The Stone Zone Theory

Nick Reygaert fishes New Zealand’s Lake Pukaki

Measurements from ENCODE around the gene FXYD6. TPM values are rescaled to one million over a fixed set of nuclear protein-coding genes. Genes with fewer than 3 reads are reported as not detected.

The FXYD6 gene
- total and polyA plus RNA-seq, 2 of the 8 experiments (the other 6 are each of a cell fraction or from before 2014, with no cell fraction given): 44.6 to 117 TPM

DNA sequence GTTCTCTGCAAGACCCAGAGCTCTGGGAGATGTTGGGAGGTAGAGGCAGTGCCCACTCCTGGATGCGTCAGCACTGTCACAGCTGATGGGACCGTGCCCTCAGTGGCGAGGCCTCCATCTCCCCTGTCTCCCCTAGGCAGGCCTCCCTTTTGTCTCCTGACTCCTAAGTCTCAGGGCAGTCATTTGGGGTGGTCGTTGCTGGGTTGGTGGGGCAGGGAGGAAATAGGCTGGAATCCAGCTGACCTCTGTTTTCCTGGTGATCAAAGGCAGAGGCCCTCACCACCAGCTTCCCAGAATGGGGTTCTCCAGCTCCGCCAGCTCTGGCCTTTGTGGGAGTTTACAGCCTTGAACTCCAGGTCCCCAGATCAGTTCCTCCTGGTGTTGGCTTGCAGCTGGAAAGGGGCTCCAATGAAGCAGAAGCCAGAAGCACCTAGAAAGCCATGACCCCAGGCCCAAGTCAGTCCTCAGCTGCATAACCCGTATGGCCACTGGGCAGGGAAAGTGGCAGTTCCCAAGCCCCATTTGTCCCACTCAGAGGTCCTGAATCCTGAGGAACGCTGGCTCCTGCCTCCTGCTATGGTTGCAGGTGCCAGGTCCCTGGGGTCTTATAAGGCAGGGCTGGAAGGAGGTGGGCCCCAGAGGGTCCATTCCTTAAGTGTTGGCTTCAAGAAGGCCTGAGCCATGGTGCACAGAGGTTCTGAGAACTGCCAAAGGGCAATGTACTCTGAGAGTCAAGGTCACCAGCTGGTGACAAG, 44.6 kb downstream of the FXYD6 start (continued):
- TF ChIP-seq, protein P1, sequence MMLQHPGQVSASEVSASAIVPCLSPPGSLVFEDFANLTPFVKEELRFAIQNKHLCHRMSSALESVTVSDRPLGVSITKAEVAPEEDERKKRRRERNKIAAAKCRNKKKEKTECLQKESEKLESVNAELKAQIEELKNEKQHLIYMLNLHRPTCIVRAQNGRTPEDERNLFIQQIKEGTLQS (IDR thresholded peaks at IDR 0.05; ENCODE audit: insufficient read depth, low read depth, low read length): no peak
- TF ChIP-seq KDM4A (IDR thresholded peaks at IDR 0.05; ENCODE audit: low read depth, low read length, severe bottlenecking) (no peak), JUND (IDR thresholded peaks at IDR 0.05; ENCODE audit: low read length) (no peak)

We had been fishing the stone bank for around an hour. In less than a kilometre of walking, we had seen at least 30 trout cruising the shoreline. Most of the ones we’d seen had pounced on our streamers, and a good portion of those had come to hand. Excitement levels were high. It seemed that at any one time, either Ronan or Jeff was spotting, presenting, hooking or fighting a brown trout. As they leap frogged each other along the rocky shore to intercept the next fish, I scurried along to try to capture the action with photos and video. It was hectic and fun, two words I don’t usually associate with winter fishing. August is generally not held in high regard by fly fishers in New Zealand’s South Island, but the longer I live here the more I’ve come to realise that the fishing is great here every month of the year, especially if you are prepared to alter your mindset and techniques to make the most of the situation. I film and direct a TV series called Pure Fly NZ, which is now in its fourth season and has been well received on TV channels across the globe. One of the great things about making the series is that it has forced me to look for unusual trout fishing scenarios, because there are only so many episodes you can shoot in the South Island backcountry before it becomes monotonous. Variety is the spice of (fly)life. Keeping an open mind is greatly enhanced by the company you keep, and my winter fishing has been massively inspired by the antics of Ronan Creane and his great mate Jeff Forsee. Winter fishing requires a fair dose of enthusiasm — the mornings will be cold and the days short — and these two characters bring a fishy buzz that quickly eclipses any hardships. THE RUMOURS Ronan fishes as much during the winter months as he does in the summer, and it was his stories of catching big rainbows from his boat in Lake Hawea during August that got me thinking. I’d heard a rumour about the mysterious Lake Pukaki — the giant glacial lake that sits at the base of NZ’s largest mountain, Mount Cook. The old-timer had been a station-hand on one of the large properties bordering the lake. He told me that in August big rainbow trout gather at the river mouths to start their spawning migration. He had assured me that double figure fish had been taken. It was a story I filed away in my memory bank. I floated the idea of an exploratory filming mission to Jeff and Ronan whilst having a few beers après-fish in April. Their immediate response was, ‘Lock it in Reygaert.’ A date was set for mid-August and we agreed that bringing my raft would open the whole lake up to us and add an extra element of interest to the episode. Winter trundled by and we had very little snow or rain. It was the driest winter I can remember in the last decade, but I gave the dry weather very little thought as we would be lake fishing. The first morning was calm and foggy, as it often is in winter in the South Island. I immediately remarked on how low the lake was when I first viewed it — about 3 metres lower than I’d ever seen it. A number of small streams enter the lake and most are readily accessible from public roads around the shoreline. I have regularly fished these stream mouths in the past and they are usually productive, so I was surprised when we failed to hook any fish in the first hour. Not to be deterred we went to the next stream a few kilometres up the road. This is larger and can always be relied upon. We saw a number of brown trout cruising the shore but they were very lethargic and the boys failed to get a positive response to their streamers. Lake fishing in winter can often be dictated by water temperature and it felt like the sun needed to pop out to work its magic and just raise the temperature a degree or two. I had one more place I wanted to try and promised the guys that this would be the best of it. Braided river channels enter at the head of the lake and at normal lake levels they form bays with hard shingle bottoms. These can be waded easily and have fished quite well for me in the past, but as we pulled up in the cars and looked across the delta my heart sank. With the lake so low, the delta had receded almost a kilometre from where I’d fished it before. This had exposed the muddy, silty bottom of the lake. It didn’t look very inviting. The guys looked at me with daggers in their eyes. I shrugged and told them that we should at least give it a go. Jeff was the first to reach the delta and as he started to walk towards the lake I watched him slowly sink deeper into the silt until he was knee deep and nowhere close to the water. It was unfishable. I glanced up the shore a few hundred metres to where I could see the rocky perimeter meeting the water’s edge. I looked at the guys. We’d come this far so might as well check it out. As soon as we got to that rocky shore Ronan spotted a trout cruising. It refused his fly but then a moment later another fish appeared and he briefly hooked it. This was more like it. THE ROCKY SHORE Ronan pushed along further and soon told us that he was onto another fish. Meanwhile Jeff was launching long casts into the deeper water and also got a hit. The action was heating up but we still hadn’t landed a trout. Until then it had been very still, without a breath of wind, quite typical for a winter day. But as the last of the fog burnt off and the sun appeared, the slightest of breezes fanned in and small waves began to break along the shore. Everything from that moment on is a blur in my mind. It seemed that the dirty water resulting from the shore break was drawing the cruising trout in closer, and they were hunting with intent. Perhaps too, the sun had warmed the water to a point that had stirred the fish into action. Whatever the cause, the result was a cruising brown trout every couple of metres. Each one that was presented with a streamer raced towards it with an open mouth. Ronan and Jeff quickly landed half a dozen trout each, all browns of good size. At one stage I looked up the shoreline to see at least five trout hunting along in a line, like a phalanx of Roman soldiers moving in close formation at exactly the same speed. It was incredible to see. Jeff and Ronan cast simultaneously towards this posse of cruising brownies, and as the flies landed, the fish broke rank and leapt onto them. Pandemonium ensued with two hooked fish leaping around and the others slicing through the muddy water trying to get a piece of the action. Is there anything better in fishing than a double hook-up with your best mate? To pull that off on a winter’s day when many would still be rugged up in front of the fire makes it even sweeter. THE THEORY All three of us are guides and have done a lot of stillwater fishing in New Zealand. We all agreed it was the most impressive action we had ever experienced on a lake. The number of fish we encountered was impressive, as was the average size of the trout. Once the dust settled we sat on the rocks for a moment to catch our breath. Like all fishermen, we started theorising as to why it happened. What was the main driver of such an event? Jeff was quick to remind us of a moment when he was releasing a trout, and as he stood on one of the rocks on the lake edge a number of bullies had shot out from under it. He yelled out at the time how unusual that was, but there was so much going on that I paid it no heed. Obviously Jeff had been ruminating on that event and he launched into a theory. He pointed out that just a few feet of rocks reached below the surface before they hit the silty bottom — this was the same along the entire stretch of shoreline we’d fished. The bullies were hiding under the rocks because they provided good shelter as opposed to a silty bottom that offers no cover. He then surmised that at normal lake levels the bullies would have all the rest of the rocky shoreline to spread out and inhabit, but with the lake so low this had been compressed to just a few rocks along the edge. The trout were tuned into the situation — more prey items condensed into a smaller area leading to more opportunities. Then add some wave action, a bit of dirty water, and presto, you’ve got yourself a brown trout fiesta. I usually like to come up with my own theories (part of the fun) but this one was too good to dismiss. Jeff was onto something. A plan was made for the next day: we would try the other side of the lake to see if we encountered a similar situation, and we would keep a couple of fish to examine the stomach contents. The Stone Zone theory was born and we wet the baby’s head that night to welcome it to the piscatorial world. THE PROOF We decided that the raft would give us the most flexibility for exploring next day, especially as it was forecast to blow down the lake. We could put in at the delta and be blown along the shore, allowing us to cover a huge amount of water without the walking. The raft was launched and we rowed into the muddy delta to begin fishing. It looked pretty good and we expected to encounter at least a few fish. But no action after 30 minutes and plenty of casts. As we drifted, in the distance we could see where the rocky shore began, and as it loomed closer we wondered out loud if the Stone Zone theory would be proved correct. Jeff was on the seat at the front of the raft and was first to get his fly into the Stone Zone as we drifted. A couple of big strips and he was tight into our first fish, a nice brown that was holding just a few feet from the shore. He landed it quickly, a few photos and it was on its way. We had drifted into prime rocky shore and it was Ronan’s turn to pull a nice brown that was holding in a small pocket behind a big rock. And so it continued for the rest of the day. The boys pulled trout, both browns and rainbows, from any shore that had good rocky structure. As soon as the shore turned sandy or silty, the action would stop. The wind increased during the day but the fishing got better until eventually it became too hard to handle the raft. Tired and elated, we pulled ashore. We had drifted about 4 kilometres of shoreline for the day and both fellas hit double digits for trout landed. Ronan kept a nice fat rainbow and brown for the table. I was very eager to see what they had been eating, and sure enough, the brown had a bully in its stomach and little else. The Stone Zone theory was further enhanced. But the biggest surprise came when Ronan opened the rainbow’s stomach and two bullies popped out, one of which was still alive! Ronan very gently released it back into the lake and as it swam off strongly he announced in his Irish accent: ‘That there is the luckiest bully in the whole of New Zealand!’ I felt pretty lucky too, and made a mental note to fish more in winter.